Finally, think carefully about whether your application actually requires sign-in at all. For example, if you build a plain old alarm clock app, there’s no point in making a user sign in. As a rule, people want to immediately start using an app with a minimum of hassle.
4. Elaborate an Onboarding Scenario
An onboarding ‘scenario’ is a short journey that you take the user on screen by screen. Elaborating the onboarding scenario, therefore, means determining the path that a user will take through your application.
Plan your onboarding scenario by focusing on what makes your application unique. A well-written scenario can increase your application’s chances of being properly understood by your end users. An onboarding scenario seamlessly delivers your product idea to a user and ‒ as a result ‒ you can forecast a user’s further steps when using an application.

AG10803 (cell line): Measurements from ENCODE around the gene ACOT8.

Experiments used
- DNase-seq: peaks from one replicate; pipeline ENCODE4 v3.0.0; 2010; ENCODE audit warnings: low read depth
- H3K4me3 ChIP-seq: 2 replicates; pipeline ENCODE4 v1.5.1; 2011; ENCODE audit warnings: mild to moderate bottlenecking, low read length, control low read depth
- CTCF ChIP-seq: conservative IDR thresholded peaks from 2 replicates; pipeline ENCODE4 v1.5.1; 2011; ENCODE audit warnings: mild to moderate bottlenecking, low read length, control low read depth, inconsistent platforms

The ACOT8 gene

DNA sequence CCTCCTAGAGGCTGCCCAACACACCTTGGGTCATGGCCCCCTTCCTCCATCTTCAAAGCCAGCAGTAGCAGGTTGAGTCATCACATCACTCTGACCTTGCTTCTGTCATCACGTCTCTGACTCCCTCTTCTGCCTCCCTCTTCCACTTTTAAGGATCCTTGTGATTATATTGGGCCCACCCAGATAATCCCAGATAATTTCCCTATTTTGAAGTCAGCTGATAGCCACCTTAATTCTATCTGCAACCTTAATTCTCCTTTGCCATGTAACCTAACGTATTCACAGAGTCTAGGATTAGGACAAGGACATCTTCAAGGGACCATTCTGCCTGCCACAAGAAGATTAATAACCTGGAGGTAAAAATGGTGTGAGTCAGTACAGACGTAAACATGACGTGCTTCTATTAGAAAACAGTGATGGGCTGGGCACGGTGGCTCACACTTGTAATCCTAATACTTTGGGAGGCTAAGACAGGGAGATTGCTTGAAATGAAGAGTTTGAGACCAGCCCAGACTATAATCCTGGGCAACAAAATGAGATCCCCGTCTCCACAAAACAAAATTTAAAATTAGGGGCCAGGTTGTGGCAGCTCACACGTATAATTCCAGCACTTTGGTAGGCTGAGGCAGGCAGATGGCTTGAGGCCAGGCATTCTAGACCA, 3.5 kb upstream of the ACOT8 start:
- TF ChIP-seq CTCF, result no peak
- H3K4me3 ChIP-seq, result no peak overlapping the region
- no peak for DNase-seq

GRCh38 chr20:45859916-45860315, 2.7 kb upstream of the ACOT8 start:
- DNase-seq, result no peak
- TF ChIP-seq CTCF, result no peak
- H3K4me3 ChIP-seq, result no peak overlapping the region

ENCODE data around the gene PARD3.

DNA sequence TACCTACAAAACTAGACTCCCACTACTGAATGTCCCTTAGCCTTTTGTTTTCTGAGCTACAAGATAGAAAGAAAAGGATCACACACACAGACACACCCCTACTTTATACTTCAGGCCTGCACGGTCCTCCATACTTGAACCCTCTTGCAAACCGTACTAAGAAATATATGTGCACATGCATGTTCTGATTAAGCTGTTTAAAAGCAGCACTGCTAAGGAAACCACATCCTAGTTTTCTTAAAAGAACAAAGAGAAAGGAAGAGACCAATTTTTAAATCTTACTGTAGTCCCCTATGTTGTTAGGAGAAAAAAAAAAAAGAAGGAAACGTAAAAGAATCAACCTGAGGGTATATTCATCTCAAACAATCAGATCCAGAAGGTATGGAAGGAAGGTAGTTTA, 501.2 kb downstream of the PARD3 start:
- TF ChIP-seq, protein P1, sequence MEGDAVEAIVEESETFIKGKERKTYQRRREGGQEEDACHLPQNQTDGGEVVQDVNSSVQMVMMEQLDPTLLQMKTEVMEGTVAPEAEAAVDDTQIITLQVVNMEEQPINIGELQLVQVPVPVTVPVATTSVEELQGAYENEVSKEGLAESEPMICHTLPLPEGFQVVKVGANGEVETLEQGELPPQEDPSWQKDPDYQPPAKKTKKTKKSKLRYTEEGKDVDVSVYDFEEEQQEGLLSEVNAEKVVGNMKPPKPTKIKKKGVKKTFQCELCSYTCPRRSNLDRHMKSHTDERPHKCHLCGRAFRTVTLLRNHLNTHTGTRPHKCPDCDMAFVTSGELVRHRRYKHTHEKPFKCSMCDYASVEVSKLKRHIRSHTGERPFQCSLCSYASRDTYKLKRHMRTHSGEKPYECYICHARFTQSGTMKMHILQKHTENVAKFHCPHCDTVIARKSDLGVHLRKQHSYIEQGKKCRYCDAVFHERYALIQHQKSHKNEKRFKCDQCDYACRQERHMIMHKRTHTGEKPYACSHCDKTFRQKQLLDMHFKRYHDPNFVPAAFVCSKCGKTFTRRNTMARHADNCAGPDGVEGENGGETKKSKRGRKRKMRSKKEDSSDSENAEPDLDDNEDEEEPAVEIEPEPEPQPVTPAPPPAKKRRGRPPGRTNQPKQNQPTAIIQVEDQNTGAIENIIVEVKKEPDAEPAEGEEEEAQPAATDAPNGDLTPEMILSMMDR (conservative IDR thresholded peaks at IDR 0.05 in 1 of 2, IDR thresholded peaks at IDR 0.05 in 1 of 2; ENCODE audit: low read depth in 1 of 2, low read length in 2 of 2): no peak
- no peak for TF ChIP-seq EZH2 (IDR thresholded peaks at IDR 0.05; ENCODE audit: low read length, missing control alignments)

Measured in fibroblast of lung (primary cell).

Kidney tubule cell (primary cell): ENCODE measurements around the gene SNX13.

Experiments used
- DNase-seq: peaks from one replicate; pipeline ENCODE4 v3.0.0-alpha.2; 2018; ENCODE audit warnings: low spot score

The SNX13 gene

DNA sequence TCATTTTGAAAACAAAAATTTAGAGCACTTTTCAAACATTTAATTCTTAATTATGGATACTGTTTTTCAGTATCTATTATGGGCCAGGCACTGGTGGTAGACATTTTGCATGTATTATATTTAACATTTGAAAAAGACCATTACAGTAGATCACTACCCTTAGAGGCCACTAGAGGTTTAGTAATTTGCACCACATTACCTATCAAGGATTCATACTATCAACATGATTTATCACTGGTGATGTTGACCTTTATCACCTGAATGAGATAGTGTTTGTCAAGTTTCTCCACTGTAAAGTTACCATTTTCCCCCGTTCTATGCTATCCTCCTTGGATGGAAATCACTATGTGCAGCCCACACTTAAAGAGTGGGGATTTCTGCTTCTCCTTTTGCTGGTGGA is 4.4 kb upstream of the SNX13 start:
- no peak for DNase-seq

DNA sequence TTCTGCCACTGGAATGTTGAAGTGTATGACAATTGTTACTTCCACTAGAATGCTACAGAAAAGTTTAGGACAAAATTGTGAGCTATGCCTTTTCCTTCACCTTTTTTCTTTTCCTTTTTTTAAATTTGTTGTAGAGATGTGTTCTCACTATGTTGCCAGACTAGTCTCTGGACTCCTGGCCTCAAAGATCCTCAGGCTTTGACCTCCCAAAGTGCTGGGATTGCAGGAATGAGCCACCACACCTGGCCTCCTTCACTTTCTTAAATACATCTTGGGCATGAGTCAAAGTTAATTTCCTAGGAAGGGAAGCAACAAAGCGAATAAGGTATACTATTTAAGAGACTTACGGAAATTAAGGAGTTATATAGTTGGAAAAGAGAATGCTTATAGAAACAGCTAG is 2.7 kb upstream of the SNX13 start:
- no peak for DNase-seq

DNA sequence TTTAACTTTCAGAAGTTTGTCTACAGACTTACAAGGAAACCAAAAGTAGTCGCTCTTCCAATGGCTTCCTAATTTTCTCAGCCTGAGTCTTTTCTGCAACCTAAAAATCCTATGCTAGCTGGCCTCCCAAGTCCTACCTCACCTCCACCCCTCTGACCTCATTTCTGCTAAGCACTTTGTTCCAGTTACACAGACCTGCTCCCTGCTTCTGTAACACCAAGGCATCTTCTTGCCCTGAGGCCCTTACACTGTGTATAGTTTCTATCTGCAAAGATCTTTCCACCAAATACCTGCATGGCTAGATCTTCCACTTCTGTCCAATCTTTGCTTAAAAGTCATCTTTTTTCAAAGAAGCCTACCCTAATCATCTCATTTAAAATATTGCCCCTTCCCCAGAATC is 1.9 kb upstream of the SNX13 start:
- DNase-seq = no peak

Let’s imagine that you build a video editing application that allows users to record videos and apply funny effects and filters. When a user opens the application for the first time, they see a demonstration of the features and go on a tour which explains how to apply them. After this tour, users are more likely to proceed to the section of the app for video recording and try out what they’ve just learned instead of randomly exploring the rest of the application’s features.
Remember Steve Jobs’ famous words? People don’t really know what they want; you have to tell them what they want. Keeping this in mind, we should educate and engage our users with a consistently crafted onboarding scenario that identifies a particular user goal and shows them how to achieve that goal using your app.
So, by onboarding your users, you teach them how to use your application, briefly present your application’s value proposition, and boost your users’ emotional engagement. While onboarding isn’t a silver bullet for immediately gaining loyal users, our design team believes that elaborated onboarding strategy for a mobile app is a must. Would you like to discuss this idea with us? Drop us a line here!